That's Entertainment! News Coverage and the War in Iraq

Pan in to David Bloom on an M88 Armored Recovery Vehicle "leaning back from the camera like a sailboat skipper readying for a turn," as Alessandra Stanley described him in the New York Times.

Pan in to David Bloom on an M88 Armored Recovery Vehicle "leaning back from the camera like a sailboat skipper readying for a turn," as Alessandra Stanley described him in the New York Times. You can almost feel the sun burning your eyes and taste the sand in your mouth. But wait - you are actually on your scruffy living room couch lost somewhere in suburbia…  

Before his unexpected death, Bloom and other embedded correspondents brought us the intoxicating sexiness of "Operation Iraqi Freedom--raw and unedited." For three weeks, we lived the war, courtesy of the broadcast, Internet and print media. It was the ultimate in reality TV and it reflects the new wave in news coverage.  

Over the past two decades, and especially since the birth of CNN (and its stunning coverage of the 1991 Gulf War), news and entertainment have been converging. The hybrid--often termed  "newtainment"--focuses on presenting facts quickly and in a "flashy" style. Though cable channels and Internet streaming video have perfected this modus operandi, print outlets have happily jumped on the bandwagon. Why? Ratings, ratings, ratings. To get audience numbers up, you have to give them a Hollywood blockbuster.  

Gulf War II was an ideal opportunity to perfect the "newtainment" genre - and to acknowledge what we want from news has changed. The current, heated debates over conservative or liberal news bias, whether we saw too much or too little, and the value of technology and embeds in the field misses this bigger picture.  

News as entertainment has been a long time in the making.  Its roots can be traced to a cross-pollination of celebrity news shows and reality TV.  ABC's long-running popular culture coverage on Entertainment Tonight and NBC's celebrity-studded Extra news magazine laid the groundwork for the cult of the celebrity.  Cable picked up on this fixation and developed niche promotional channels. Then MTV hit the jackpot with 1992's The Real World, where seven strangers were filmed struggling to live in one house.  The Real World's popularity and cost-effectiveness enticed broadcasters to jump into the fray and the reality filmmaking genre became a staple of primetime line-ups.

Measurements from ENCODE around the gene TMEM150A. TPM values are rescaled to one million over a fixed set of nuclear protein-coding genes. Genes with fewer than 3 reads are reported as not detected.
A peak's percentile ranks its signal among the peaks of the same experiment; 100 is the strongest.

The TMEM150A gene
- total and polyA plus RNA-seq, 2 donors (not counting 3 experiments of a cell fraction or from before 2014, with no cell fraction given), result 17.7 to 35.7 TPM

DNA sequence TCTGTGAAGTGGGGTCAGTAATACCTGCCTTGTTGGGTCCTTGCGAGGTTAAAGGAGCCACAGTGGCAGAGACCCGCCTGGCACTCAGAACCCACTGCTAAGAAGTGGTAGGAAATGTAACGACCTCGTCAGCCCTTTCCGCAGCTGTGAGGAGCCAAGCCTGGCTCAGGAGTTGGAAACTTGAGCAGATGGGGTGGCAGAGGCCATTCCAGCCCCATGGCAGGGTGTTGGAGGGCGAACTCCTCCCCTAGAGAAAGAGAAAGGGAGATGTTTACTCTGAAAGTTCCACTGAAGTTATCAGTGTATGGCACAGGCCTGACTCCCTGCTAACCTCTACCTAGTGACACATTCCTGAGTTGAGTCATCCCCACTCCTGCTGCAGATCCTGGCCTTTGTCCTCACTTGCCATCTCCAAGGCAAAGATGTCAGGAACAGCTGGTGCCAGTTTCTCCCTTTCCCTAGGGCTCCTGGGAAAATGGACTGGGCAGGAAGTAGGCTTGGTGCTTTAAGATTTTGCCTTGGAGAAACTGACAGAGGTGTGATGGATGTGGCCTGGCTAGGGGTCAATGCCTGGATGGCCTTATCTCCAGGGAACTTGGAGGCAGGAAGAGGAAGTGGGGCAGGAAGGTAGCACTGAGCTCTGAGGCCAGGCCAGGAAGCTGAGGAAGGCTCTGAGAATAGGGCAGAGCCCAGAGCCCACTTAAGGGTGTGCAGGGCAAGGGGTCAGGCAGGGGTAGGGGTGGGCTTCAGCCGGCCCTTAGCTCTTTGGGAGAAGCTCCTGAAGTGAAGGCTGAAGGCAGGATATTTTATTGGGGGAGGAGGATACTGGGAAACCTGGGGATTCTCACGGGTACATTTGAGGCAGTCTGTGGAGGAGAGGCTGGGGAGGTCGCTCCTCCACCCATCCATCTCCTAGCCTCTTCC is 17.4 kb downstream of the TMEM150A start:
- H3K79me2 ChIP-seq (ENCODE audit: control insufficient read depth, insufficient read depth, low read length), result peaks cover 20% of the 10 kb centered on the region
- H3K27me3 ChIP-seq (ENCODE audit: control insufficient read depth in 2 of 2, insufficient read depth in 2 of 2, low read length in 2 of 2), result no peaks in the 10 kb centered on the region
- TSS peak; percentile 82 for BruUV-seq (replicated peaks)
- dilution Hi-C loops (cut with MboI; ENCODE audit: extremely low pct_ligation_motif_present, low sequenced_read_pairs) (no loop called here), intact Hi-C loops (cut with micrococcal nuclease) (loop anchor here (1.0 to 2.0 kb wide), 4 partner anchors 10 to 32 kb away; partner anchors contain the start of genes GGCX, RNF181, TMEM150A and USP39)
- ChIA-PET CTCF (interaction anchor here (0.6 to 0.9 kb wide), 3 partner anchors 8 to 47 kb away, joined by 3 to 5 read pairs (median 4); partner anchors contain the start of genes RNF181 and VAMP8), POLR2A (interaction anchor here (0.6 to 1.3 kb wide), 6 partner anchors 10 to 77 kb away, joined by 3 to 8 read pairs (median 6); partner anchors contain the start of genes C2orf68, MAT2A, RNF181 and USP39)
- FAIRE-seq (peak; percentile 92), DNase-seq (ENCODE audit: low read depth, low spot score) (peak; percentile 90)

How did Gulf War II up the ante?  

First, by its love affair with celebrity. The White House and Pentagon were the primary purveyors of this myth-making. From footage of POW Private Lynch's rescue to daily Central Command press briefings, the Bush Administration is credited with a successful spin operation. News networks followed the party line to varying degrees, from Fox's overt flag-waving to MSNBC's slightly more subtle wall of heroes called " America 's Bravest," a compilation of photos sent by viewers of their loved ones serving in the war. Whether jingoism is healthy in news reporting is a debate that deserves attention. But in the context of understanding the media's performance, it is clear that supporting the troops--and inadvertently supporting the war--was a positioning tactic for many U.S. news outlets.  And they had to use the images that went along with the hype.  

As a result, inadvertently or sometimes overtly (I am thinking of Geraldo Rivera drawing us maps in the sand), embeds got caught up in the story.  With their helmets and gas masks, they made war look exciting. Broadcasters played up the appeal by creating website links to correspondents in the field, and by having embeds read news that was fed from network headquarters. After all, wasn't it more interesting to have Ted Koppel give you the latest in his battle fatigues, than Peter Jennings in his staid studio attire?  

Technological advances in communications equipment made this possible, and Gulf War II used only the best. Reality filmmaking reached its zenith with more satellites and advanced Internet connectivity, enabling reporters to file stories literally on the run: handheld video cameras captured on the ground firefights and live videophone reports conveyed life in the desert. The images were not always perfect - videophone images were grainy and jerky - and they only offered a slice of the playing field, but they connected the audience to the battleground like never before.  

That's the "flashy, fast" part of "newtainment",  but what about the facts? You could argue that flashy and fast are not all that bad, that in fact, the media effectively utilized embeds and upgrades in technology to get information to the public creatively and quickly.  

But, again, what about the facts? Understanding audience desire for celebrity and real-time images does not mean that media outlets did a good job with the facts.  In fact, if the media can be faulted for one thing, it is how much producers, editors and reporters got caught up in the bells and whistles of communications gadgets and forgot about news basics.  

As a result, the quantity of information flowing in far outpaced the quality of context applied in dissecting data. The primary culprits on this front were the cable networks who spent more time replaying the same footage of Saddam's falling statue and debating moot points than broadcast networks.  The Chicago Tribune's Steve Johnson points out:  "It was the [cable] channels where you had to constantly reorient yourself, slowly realizing that this morning's report of a downed Apache helicopter, presented as "news" (i.e., new), was in fact referring to the same downed Apache you had heard about last night."  

Pages